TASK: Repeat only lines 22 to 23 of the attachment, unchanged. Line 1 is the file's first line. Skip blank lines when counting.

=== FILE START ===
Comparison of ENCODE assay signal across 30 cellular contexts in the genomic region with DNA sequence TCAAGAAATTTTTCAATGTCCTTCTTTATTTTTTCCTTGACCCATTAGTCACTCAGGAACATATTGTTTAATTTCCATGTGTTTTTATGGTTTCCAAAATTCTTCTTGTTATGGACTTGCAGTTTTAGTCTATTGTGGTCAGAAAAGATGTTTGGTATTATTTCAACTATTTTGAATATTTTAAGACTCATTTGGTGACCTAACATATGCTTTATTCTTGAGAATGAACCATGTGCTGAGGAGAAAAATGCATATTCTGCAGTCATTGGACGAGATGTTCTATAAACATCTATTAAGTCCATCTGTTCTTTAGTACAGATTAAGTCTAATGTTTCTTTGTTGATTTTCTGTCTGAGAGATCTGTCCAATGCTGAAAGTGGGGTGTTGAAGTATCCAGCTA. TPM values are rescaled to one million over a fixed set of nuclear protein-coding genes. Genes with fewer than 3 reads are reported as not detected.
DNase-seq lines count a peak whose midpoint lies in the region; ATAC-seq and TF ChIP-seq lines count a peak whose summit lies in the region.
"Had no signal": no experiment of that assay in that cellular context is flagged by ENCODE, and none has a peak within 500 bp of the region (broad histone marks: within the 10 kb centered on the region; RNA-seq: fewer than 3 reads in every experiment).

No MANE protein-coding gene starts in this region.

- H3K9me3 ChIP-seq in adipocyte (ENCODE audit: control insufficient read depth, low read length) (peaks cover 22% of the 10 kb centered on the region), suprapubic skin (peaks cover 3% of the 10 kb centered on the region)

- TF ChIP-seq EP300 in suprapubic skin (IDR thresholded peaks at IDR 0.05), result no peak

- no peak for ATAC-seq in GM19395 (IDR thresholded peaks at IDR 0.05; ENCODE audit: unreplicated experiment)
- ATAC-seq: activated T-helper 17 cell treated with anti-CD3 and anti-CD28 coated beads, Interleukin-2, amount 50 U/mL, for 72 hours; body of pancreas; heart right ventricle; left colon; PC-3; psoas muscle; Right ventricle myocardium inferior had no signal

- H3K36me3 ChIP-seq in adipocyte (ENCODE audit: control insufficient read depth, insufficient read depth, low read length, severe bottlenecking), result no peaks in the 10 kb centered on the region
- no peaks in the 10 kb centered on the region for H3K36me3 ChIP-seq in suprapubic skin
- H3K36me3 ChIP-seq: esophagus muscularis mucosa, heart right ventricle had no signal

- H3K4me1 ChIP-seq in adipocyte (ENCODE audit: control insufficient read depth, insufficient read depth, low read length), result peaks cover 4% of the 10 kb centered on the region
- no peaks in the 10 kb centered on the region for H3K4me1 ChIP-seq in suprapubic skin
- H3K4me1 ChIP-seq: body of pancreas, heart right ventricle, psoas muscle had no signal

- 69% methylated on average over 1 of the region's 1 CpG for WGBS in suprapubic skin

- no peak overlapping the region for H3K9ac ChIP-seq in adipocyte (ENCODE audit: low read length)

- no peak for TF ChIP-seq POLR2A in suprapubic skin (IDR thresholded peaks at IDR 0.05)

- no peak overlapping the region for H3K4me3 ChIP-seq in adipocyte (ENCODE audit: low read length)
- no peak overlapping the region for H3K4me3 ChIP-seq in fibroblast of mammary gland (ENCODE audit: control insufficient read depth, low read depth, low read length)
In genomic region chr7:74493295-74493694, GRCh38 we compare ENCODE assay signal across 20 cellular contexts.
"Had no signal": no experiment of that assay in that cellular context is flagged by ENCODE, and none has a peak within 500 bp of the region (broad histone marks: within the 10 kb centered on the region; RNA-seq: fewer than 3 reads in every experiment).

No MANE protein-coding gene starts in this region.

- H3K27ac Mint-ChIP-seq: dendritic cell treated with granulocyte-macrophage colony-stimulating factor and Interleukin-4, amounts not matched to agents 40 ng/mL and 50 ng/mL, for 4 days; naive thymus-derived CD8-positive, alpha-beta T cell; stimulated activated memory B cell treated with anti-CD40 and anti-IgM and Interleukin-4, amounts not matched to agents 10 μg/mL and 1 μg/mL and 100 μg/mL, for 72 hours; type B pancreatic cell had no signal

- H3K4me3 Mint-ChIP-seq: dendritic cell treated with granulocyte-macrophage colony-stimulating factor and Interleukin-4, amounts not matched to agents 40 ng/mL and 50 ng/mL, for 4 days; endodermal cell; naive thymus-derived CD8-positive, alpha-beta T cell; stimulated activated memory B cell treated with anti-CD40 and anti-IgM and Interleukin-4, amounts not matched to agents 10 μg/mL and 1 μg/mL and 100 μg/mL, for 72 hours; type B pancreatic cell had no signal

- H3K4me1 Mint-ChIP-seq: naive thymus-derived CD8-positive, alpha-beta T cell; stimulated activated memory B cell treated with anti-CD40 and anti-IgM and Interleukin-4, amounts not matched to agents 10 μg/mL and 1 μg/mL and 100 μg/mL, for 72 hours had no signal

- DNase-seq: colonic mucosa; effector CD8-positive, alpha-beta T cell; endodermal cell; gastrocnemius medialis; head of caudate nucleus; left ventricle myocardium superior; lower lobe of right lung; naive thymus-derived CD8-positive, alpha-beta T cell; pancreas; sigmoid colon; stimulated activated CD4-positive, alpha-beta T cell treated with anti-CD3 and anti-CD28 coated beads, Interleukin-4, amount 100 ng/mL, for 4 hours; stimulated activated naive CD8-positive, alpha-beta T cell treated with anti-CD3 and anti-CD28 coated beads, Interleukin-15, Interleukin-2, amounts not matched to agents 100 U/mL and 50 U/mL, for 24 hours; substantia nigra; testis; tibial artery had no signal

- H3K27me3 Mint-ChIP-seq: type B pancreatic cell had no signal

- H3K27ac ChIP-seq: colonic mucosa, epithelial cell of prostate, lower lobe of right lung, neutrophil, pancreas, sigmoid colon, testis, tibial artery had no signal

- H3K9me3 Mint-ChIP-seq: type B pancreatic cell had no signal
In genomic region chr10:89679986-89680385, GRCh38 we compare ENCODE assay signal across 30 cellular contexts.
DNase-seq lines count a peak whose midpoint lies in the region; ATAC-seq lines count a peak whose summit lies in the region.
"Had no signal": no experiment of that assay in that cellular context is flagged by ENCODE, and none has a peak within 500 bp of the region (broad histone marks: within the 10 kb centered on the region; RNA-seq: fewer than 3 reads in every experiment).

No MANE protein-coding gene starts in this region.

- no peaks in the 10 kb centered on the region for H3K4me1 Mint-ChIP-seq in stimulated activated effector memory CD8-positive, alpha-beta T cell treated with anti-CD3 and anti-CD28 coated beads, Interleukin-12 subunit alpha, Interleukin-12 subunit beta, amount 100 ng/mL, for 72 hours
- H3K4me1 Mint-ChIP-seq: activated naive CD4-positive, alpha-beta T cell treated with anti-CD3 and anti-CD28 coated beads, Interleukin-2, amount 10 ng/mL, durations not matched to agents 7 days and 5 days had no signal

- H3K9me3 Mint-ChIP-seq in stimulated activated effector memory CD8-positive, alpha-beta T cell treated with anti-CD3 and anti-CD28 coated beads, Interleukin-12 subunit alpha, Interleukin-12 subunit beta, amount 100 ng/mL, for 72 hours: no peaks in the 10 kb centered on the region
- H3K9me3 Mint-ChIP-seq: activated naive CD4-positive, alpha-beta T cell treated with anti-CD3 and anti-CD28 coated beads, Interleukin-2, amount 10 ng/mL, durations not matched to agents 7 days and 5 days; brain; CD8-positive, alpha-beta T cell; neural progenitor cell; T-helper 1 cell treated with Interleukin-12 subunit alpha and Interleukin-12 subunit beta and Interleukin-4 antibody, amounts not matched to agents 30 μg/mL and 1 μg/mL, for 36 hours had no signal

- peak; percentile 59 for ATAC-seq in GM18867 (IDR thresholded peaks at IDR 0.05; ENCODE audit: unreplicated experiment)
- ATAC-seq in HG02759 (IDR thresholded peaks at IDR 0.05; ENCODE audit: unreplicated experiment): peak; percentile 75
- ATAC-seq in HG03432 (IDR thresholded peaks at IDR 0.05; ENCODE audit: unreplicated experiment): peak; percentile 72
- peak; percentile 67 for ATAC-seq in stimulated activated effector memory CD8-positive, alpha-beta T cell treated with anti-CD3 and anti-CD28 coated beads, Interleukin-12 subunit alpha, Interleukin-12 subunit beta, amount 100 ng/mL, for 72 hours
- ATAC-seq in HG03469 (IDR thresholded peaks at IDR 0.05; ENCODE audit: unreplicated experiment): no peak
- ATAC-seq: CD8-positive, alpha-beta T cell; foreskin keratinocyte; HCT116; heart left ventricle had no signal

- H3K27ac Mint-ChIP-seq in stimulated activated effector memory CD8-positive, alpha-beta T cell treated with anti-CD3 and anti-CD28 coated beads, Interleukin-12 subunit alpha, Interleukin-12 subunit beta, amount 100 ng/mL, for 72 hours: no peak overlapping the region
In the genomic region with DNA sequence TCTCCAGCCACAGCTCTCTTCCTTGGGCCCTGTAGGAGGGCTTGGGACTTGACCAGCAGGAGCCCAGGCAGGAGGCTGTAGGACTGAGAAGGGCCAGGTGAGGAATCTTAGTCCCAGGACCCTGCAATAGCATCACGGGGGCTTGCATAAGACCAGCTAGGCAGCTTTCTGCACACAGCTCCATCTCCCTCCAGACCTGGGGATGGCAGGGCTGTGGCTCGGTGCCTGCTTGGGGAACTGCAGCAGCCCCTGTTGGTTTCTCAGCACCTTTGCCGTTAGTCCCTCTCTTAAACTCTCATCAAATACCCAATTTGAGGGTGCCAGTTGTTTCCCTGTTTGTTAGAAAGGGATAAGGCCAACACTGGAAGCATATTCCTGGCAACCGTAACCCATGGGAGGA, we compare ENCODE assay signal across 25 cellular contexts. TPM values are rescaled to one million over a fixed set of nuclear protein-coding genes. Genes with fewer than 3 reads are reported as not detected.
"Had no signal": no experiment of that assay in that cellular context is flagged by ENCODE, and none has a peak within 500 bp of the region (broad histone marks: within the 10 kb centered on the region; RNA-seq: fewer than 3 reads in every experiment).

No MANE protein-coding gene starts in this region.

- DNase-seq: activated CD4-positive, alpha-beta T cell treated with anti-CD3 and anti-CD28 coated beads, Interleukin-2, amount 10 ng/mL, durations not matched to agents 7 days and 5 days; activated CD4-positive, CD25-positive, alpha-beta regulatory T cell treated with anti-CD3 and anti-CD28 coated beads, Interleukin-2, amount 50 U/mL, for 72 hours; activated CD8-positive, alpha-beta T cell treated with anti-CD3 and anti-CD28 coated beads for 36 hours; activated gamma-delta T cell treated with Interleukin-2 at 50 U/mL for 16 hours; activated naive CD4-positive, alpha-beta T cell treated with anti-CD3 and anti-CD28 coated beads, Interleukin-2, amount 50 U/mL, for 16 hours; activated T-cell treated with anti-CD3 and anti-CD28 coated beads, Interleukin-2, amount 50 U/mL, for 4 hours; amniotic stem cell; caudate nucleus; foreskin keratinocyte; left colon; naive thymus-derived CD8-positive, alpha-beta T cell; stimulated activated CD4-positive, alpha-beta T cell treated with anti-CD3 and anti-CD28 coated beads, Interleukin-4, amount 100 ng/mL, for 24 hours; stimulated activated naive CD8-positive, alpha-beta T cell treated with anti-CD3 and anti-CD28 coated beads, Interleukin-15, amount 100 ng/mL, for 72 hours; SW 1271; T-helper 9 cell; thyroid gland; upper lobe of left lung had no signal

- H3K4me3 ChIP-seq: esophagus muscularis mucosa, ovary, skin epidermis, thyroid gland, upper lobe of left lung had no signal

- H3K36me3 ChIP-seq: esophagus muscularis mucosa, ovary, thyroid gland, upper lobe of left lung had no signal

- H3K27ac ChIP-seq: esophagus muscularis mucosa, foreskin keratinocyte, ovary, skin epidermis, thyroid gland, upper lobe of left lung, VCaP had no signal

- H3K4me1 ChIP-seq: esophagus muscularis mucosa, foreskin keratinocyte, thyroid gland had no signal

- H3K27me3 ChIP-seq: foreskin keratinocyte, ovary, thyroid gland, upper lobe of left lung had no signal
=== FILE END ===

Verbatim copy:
No MANE protein-coding gene starts in this region.

- H3K27ac Mint-ChIP-seq: dendritic cell treated with granulocyte-macrophage colony-stimulating factor and Interleukin-4, amounts not matched to agents 40 ng/mL and 50 ng/mL, for 4 days; naive thymus-derived CD8-positive, alpha-beta T cell; stimulated activated memory B cell treated with anti-CD40 and anti-IgM and Interleukin-4, amounts not matched to agents 10 μg/mL and 1 μg/mL and 100 μg/mL, for 72 hours; type B pancreatic cell had no signal